Any redactions could be controversial, and Democrats have said they won’t be satisfied unless they are given the entire unfiltered document.
And damn right they shouldn’t be satisfied, nobody should be.
The meat of how mealy mouthed and gutless the coverage will be is manifest in the elided parts I spare you, but I’m not censoring- get your propaganda direct from the WaPo if you like.
Did you know a Unicorn farts Rainbows (Brooklyn Bridge is so Cliché)?
Frankly I think any notion of a “lightly” redacted Mueller Report is fantasy designed to misdirect the attention of Rubes with the spin.
The Gray Lady-
White House and Justice Dept. Officials Discussed Mueller Report Before Release
By Mark Mazzetti, Maggie Haberman, Nicholas Fandos, and Katie Benner, The New York Times
April 17, 2019
Justice Department officials have had numerous conversations with White House lawyers about the conclusions made by Mr. Mueller, the special counsel, in recent days, according to people with knowledge of the discussions. The talks have aided the president’s legal team as it prepares a rebuttal to the report and strategizes for the coming public war over its findings.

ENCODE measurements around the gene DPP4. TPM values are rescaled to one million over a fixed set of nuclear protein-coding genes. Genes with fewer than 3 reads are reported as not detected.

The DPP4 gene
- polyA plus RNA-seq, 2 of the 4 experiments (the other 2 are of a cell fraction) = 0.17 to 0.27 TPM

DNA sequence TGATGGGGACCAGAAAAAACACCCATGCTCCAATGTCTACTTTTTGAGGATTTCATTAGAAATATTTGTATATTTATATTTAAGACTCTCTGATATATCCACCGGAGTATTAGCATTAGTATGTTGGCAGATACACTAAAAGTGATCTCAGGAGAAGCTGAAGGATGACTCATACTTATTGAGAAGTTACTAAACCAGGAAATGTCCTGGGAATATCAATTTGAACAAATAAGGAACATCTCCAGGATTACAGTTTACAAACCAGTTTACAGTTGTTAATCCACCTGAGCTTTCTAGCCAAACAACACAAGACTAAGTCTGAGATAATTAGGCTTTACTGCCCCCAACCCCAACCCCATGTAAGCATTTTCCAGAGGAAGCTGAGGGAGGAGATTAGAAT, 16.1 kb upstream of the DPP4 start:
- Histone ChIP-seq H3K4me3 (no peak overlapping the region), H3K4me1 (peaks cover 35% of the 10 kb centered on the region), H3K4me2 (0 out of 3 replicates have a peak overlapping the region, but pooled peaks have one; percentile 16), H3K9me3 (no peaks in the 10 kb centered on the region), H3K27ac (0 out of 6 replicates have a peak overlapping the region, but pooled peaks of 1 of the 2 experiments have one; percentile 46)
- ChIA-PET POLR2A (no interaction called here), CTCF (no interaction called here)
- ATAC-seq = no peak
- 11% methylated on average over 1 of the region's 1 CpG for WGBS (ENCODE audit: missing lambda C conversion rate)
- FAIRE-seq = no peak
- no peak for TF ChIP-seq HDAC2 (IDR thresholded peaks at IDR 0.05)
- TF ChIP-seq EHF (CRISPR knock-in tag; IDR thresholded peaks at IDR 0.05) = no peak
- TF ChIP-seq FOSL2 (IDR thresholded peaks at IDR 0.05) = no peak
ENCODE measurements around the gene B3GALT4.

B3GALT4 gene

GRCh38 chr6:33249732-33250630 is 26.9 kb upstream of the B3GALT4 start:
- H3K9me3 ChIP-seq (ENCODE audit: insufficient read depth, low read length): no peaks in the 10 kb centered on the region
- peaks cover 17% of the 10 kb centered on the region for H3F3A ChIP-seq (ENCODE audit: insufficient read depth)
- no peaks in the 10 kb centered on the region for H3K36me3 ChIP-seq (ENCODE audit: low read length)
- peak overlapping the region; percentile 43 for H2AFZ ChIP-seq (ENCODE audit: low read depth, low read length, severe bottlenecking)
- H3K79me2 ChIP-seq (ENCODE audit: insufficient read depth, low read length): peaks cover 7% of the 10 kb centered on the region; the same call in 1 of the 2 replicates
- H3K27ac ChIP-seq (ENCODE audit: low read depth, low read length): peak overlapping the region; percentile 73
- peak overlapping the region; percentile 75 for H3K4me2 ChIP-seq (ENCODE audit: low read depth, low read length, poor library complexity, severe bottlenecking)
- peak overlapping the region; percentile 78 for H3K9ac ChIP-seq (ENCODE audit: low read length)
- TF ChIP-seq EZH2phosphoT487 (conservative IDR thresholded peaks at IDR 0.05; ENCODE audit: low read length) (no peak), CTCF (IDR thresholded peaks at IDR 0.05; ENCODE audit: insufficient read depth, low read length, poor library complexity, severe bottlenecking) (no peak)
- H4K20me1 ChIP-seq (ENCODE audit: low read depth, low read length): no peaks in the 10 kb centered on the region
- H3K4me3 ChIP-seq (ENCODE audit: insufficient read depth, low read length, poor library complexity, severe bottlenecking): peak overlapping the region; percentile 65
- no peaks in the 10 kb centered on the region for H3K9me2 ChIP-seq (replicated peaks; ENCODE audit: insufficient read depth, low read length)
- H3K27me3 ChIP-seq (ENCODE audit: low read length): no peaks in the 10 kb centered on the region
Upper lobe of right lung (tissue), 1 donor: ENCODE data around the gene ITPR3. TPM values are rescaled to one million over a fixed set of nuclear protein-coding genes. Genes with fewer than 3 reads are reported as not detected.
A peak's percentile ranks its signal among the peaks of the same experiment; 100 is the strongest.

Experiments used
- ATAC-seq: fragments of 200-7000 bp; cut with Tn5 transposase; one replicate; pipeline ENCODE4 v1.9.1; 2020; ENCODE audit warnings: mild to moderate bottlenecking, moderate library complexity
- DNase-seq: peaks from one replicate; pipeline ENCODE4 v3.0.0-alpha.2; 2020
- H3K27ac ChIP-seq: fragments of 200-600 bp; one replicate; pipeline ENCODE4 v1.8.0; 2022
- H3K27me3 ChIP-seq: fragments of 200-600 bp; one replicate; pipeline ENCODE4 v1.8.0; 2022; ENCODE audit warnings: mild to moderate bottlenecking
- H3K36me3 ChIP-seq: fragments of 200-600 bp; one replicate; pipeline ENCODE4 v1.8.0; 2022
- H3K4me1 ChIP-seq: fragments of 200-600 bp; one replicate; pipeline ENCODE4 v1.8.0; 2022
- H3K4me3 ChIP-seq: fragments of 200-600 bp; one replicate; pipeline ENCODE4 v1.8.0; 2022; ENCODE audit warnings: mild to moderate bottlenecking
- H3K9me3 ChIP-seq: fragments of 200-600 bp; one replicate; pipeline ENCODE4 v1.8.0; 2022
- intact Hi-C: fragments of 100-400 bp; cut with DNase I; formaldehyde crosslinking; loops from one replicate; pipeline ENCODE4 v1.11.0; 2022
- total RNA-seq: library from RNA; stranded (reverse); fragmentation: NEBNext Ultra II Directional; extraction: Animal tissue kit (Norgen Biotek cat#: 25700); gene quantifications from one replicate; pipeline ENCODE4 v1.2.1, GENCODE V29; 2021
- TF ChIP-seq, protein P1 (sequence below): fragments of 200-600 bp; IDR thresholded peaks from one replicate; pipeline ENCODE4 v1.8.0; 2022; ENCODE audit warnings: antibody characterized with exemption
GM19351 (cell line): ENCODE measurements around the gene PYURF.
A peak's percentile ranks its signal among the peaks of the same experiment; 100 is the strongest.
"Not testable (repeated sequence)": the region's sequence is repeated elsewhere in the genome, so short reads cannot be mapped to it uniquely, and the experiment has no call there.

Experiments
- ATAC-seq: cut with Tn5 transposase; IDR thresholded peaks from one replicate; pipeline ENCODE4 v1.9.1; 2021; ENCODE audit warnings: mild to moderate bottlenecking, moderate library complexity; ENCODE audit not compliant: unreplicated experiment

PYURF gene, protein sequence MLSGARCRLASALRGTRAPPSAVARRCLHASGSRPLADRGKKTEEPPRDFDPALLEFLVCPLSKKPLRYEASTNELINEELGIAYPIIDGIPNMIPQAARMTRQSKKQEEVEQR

A sense of paranoia was taking hold among some of Mr. Trump’s aides, some of whom fear his backlash more than the findings themselves, the people said. The report might make clear which of Mr. Trump’s current and former advisers spoke to the special counsel, how much they said and how much damage they did to the president — providing a kind of road map for retaliation.
The discussions between Justice Department officials and White House lawyers have also added to questions about the propriety of the decisions by Attorney General William P. Barr since he received Mr. Mueller’s findings late last month.
Mr. Barr and his deputy, Rod J. Rosenstein, determined that Mr. Trump did not illegally obstruct justice and said the special counsel found no conspiracy between the Trump campaign and Russia’s 2016 election interference. Mr. Barr told lawmakers that officials were “spying” on the Trump campaign, raised ominous historical parallels with the illegal surveillance of Vietnam War protesters and pointedly declined to rebut charges that Mr. Mueller’s investigators were engaged in a “witch hunt.”